There are some house guests that are welcome, but there are others that can pose a problem.
Set boundaries to avoid houseguest hassles
It was the late, great Benjamin Franklin who noted that houseguests and carp begin to ferment after three days if not refrigerated. I'm starting to think he may have been right and for the past four months, I've lost count of the number of visitors who have walked through my apartment's revolving door.
Experience has taught me that November to May is peak season, but the droves of friends and family using my spare key has now reached unprecedented levels. Don't get me wrong, I love to entertain and heartily encourage all and sundry to decamp to Dubai when they are planning a break abroad, not least in these times of cautious spending. However, it has become increasingly apparent which kind of house guests I can live with and those who I - how shall I put it - struggle with.
For the overwhelming most part, my houseguests are an absolute delight. Independent, sociable, flexible and only too aware that wet towels, sandy flip-flops and white sofas do not mix. They use my pad as base camp and go off on day-trips, weekend jaunts and nights out. Plus, with the habitual refolding of the futon, I hardly notice they are there. Marvellous!
Then there are those who demand a tad more of my attention and for whom I wear a tour-guide badge and entertainer's top hat 24/7. Which isn't ordinarily a problem, except when I am working 9-5 and have to add fridge-restocking, meal rustling and bottle washing to my daily duties. Then there's the bathroom-blues, and I now beseech my houseguests to rise a little later than the crack of dawn so that I might never again be forced to use the cold water facilities in my building's gym to have access to a shower before work.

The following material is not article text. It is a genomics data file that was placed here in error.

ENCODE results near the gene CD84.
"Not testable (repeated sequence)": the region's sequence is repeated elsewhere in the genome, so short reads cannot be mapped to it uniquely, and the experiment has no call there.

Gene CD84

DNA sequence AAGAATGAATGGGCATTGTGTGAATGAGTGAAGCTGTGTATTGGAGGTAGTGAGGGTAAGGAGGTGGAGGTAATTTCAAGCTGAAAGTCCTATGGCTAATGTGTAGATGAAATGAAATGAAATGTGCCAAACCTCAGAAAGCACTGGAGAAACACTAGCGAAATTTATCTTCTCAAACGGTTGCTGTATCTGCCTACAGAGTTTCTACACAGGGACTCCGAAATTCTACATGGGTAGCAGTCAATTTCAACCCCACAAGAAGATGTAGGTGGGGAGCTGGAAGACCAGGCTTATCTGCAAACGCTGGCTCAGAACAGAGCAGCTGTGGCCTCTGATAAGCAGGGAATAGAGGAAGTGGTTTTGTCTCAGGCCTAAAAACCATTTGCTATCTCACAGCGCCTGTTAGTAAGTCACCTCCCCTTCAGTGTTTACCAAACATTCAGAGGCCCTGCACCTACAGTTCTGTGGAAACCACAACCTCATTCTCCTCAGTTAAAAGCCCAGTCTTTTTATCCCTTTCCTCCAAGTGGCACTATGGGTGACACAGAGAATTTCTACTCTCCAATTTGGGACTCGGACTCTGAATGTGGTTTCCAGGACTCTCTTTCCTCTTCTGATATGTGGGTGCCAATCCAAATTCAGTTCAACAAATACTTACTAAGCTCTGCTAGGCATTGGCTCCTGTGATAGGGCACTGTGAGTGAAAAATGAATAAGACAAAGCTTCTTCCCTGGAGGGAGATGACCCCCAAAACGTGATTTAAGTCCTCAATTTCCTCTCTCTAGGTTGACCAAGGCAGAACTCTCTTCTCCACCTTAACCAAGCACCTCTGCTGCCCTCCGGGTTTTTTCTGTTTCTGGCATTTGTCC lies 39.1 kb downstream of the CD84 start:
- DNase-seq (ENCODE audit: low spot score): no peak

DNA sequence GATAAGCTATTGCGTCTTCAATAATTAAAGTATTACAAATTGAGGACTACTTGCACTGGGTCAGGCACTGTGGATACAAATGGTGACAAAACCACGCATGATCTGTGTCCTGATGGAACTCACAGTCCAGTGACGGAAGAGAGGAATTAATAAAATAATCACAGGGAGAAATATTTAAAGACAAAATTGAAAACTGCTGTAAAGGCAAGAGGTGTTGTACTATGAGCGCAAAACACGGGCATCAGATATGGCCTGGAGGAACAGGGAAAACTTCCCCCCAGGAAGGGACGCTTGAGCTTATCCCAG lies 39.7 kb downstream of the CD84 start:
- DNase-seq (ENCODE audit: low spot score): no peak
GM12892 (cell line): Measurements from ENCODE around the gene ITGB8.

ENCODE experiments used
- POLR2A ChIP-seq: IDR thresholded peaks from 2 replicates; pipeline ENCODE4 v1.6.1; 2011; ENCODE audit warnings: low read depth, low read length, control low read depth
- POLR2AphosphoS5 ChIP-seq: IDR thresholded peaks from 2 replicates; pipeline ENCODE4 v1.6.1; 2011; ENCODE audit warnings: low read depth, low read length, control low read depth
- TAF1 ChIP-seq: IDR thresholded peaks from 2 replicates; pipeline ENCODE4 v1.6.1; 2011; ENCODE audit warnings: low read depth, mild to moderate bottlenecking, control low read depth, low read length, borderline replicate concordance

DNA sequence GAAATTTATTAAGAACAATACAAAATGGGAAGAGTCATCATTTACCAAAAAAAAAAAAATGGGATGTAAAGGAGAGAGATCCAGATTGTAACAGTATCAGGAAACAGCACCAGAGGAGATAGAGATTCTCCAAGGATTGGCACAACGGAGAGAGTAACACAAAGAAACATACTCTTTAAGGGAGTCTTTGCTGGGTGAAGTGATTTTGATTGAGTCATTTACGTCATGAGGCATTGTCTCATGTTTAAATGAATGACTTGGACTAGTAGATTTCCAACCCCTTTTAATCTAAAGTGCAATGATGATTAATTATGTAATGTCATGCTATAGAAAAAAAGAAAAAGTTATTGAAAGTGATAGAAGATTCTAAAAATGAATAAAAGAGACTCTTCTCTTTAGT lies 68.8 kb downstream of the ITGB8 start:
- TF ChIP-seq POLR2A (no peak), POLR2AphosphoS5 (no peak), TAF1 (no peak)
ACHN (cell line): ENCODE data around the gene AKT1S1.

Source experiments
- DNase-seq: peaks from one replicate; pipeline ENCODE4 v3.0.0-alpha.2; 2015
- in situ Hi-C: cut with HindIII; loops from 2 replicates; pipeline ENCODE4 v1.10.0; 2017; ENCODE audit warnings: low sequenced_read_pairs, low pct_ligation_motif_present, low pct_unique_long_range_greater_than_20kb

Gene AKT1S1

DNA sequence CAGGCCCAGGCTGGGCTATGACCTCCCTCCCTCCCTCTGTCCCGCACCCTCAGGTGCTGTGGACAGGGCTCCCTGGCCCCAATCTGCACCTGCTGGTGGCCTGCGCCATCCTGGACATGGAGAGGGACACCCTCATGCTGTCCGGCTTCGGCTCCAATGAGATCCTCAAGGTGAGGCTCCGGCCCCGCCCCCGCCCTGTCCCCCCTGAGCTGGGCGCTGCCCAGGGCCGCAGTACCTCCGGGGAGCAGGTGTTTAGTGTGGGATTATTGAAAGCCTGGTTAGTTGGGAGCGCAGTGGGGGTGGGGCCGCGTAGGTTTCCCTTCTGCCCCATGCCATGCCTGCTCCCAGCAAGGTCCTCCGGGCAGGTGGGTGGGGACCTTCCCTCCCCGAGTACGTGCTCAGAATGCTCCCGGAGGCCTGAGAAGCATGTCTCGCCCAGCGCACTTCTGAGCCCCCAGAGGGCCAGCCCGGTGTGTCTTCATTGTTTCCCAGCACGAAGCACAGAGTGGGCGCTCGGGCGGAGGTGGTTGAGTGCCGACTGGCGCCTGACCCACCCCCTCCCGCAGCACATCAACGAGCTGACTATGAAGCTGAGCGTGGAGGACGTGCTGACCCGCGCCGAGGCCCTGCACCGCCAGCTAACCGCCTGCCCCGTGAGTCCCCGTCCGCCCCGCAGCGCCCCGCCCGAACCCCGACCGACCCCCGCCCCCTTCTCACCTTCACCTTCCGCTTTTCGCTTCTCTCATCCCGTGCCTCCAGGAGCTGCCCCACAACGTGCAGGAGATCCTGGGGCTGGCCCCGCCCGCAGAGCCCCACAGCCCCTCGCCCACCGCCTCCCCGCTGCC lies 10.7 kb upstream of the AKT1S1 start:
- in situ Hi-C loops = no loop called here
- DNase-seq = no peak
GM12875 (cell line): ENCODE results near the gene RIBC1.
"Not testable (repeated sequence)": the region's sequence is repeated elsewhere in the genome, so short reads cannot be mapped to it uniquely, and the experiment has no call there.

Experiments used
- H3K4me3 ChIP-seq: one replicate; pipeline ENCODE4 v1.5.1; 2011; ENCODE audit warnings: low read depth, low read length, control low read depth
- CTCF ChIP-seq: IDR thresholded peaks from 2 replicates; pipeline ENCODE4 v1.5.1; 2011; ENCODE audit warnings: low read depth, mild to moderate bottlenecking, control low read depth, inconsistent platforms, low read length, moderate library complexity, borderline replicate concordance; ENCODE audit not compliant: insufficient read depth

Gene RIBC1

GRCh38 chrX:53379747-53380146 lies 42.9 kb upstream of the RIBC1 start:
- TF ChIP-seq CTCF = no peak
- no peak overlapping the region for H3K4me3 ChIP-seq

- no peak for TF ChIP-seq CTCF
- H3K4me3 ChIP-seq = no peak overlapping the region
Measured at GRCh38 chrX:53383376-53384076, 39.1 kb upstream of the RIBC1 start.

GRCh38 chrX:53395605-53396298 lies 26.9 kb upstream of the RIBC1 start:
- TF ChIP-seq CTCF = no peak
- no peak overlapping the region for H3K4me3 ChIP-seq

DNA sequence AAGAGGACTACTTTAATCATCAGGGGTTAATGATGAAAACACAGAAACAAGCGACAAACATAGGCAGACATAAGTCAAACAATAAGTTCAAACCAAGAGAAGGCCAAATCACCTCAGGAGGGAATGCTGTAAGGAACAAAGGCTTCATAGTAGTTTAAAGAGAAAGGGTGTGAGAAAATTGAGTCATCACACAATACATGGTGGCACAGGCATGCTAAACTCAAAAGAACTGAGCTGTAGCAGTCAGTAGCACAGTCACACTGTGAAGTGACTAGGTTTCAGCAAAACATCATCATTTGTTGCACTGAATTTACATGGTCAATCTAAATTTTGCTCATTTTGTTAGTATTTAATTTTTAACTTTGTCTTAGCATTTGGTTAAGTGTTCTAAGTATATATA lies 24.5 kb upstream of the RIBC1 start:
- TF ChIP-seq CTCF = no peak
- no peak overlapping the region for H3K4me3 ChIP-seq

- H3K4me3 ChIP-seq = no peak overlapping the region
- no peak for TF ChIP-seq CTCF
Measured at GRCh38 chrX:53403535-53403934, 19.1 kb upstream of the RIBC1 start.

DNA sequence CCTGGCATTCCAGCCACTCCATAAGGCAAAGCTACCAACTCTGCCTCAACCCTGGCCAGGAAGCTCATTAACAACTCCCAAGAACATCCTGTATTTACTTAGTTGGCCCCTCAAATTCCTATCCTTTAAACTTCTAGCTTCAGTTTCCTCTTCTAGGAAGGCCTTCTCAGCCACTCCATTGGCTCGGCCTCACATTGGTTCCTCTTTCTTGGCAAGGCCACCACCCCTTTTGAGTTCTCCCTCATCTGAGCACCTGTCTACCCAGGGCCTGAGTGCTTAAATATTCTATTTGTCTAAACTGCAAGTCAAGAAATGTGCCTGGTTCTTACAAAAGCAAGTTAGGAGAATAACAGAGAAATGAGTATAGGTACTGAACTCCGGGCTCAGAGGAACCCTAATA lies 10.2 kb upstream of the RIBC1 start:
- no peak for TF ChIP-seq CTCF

Narks and niggles aside, I relish the thought of a house brimming with happy holidaymakers and I always urge guests to make themselves entirely at home. Mi casa es su casa. One such visitor took this somewhat to extremes recently and, deciding that an inflatable bed (a swanky one, I might add) was not quite to their liking, was leaping into mine the moment I left for work each morning. Only to be rumbled one day when I popped back unexpectedly to collect my Dictaphone. Tsk, tsk!
Hand on heart, I'm a generous soul but some things are out of bounds for my temporary apartment dwellers, and the sharing of beds, toothbrushes and towels would probably top the list. And don't even think about borrowing the car; it takes an experienced and courageous driver to navigate these roads and the only thing I want my guests crashing is the floor.